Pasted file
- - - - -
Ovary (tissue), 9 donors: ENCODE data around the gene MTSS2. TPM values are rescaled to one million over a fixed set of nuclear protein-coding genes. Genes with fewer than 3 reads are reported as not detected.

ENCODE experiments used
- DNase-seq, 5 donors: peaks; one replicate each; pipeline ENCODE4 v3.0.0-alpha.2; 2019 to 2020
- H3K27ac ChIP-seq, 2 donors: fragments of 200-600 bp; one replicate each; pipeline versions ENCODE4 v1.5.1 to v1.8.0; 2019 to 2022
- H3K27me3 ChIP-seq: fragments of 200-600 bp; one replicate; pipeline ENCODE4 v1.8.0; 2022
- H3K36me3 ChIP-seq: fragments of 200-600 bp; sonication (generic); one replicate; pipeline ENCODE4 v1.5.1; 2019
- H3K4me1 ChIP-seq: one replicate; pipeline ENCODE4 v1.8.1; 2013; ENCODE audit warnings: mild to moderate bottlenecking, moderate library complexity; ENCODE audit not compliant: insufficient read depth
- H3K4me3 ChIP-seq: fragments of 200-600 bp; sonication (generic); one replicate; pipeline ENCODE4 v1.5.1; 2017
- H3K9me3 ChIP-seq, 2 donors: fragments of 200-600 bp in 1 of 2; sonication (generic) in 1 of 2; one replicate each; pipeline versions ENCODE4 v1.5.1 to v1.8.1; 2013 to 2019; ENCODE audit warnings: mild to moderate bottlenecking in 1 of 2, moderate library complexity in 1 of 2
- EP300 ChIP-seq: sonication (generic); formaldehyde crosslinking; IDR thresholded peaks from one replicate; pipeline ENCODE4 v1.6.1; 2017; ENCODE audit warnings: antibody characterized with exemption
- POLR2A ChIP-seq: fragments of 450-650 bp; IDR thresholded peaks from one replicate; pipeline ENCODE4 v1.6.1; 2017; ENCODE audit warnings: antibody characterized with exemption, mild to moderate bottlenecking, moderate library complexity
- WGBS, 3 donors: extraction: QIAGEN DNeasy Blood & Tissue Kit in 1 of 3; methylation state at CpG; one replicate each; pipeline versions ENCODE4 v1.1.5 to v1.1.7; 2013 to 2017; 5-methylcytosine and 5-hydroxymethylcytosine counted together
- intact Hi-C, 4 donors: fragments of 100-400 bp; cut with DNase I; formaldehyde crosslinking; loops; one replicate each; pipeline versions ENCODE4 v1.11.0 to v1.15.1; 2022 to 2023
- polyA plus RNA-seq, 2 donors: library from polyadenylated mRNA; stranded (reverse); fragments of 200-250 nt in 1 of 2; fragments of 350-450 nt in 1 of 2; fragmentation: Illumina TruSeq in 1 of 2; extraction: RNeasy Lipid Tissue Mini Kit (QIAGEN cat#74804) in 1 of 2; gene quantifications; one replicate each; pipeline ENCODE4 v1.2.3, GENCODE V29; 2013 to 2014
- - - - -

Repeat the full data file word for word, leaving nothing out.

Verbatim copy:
Ovary (tissue), 9 donors: ENCODE data around the gene MTSS2. TPM values are rescaled to one million over a fixed set of nuclear protein-coding genes. Genes with fewer than 3 reads are reported as not detected.

ENCODE experiments used
- DNase-seq, 5 donors: peaks; one replicate each; pipeline ENCODE4 v3.0.0-alpha.2; 2019 to 2020
- H3K27ac ChIP-seq, 2 donors: fragments of 200-600 bp; one replicate each; pipeline versions ENCODE4 v1.5.1 to v1.8.0; 2019 to 2022
- H3K27me3 ChIP-seq: fragments of 200-600 bp; one replicate; pipeline ENCODE4 v1.8.0; 2022
- H3K36me3 ChIP-seq: fragments of 200-600 bp; sonication (generic); one replicate; pipeline ENCODE4 v1.5.1; 2019
- H3K4me1 ChIP-seq: one replicate; pipeline ENCODE4 v1.8.1; 2013; ENCODE audit warnings: mild to moderate bottlenecking, moderate library complexity; ENCODE audit not compliant: insufficient read depth
- H3K4me3 ChIP-seq: fragments of 200-600 bp; sonication (generic); one replicate; pipeline ENCODE4 v1.5.1; 2017
- H3K9me3 ChIP-seq, 2 donors: fragments of 200-600 bp in 1 of 2; sonication (generic) in 1 of 2; one replicate each; pipeline versions ENCODE4 v1.5.1 to v1.8.1; 2013 to 2019; ENCODE audit warnings: mild to moderate bottlenecking in 1 of 2, moderate library complexity in 1 of 2
- EP300 ChIP-seq: sonication (generic); formaldehyde crosslinking; IDR thresholded peaks from one replicate; pipeline ENCODE4 v1.6.1; 2017; ENCODE audit warnings: antibody characterized with exemption
- POLR2A ChIP-seq: fragments of 450-650 bp; IDR thresholded peaks from one replicate; pipeline ENCODE4 v1.6.1; 2017; ENCODE audit warnings: antibody characterized with exemption, mild to moderate bottlenecking, moderate library complexity
- WGBS, 3 donors: extraction: QIAGEN DNeasy Blood & Tissue Kit in 1 of 3; methylation state at CpG; one replicate each; pipeline versions ENCODE4 v1.1.5 to v1.1.7; 2013 to 2017; 5-methylcytosine and 5-hydroxymethylcytosine counted together
- intact Hi-C, 4 donors: fragments of 100-400 bp; cut with DNase I; formaldehyde crosslinking; loops; one replicate each; pipeline versions ENCODE4 v1.11.0 to v1.15.1; 2022 to 2023
- polyA plus RNA-seq, 2 donors: library from polyadenylated mRNA; stranded (reverse); fragments of 200-250 nt in 1 of 2; fragments of 350-450 nt in 1 of 2; fragmentation: Illumina TruSeq in 1 of 2; extraction: RNeasy Lipid Tissue Mini Kit (QIAGEN cat#74804) in 1 of 2; gene quantifications; one replicate each; pipeline ENCODE4 v1.2.3, GENCODE V29; 2013 to 2014